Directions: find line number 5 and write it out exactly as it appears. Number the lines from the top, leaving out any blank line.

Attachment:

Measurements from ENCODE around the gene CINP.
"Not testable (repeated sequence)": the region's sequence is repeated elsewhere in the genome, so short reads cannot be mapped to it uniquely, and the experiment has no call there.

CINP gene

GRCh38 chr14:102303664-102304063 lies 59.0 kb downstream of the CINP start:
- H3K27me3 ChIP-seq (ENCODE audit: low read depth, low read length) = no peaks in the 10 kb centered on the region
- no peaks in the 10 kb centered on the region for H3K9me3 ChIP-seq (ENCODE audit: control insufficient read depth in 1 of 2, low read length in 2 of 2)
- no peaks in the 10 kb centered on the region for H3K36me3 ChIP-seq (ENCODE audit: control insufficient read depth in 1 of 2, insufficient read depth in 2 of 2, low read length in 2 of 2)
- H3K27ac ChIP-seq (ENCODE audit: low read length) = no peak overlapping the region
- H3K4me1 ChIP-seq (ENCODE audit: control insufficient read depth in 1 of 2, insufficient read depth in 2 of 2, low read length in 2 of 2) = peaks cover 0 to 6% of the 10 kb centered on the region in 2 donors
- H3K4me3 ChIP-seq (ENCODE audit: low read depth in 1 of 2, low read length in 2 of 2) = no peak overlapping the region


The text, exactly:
- H3K27me3 ChIP-seq (ENCODE audit: low read depth, low read length) = no peaks in the 10 kb centered on the region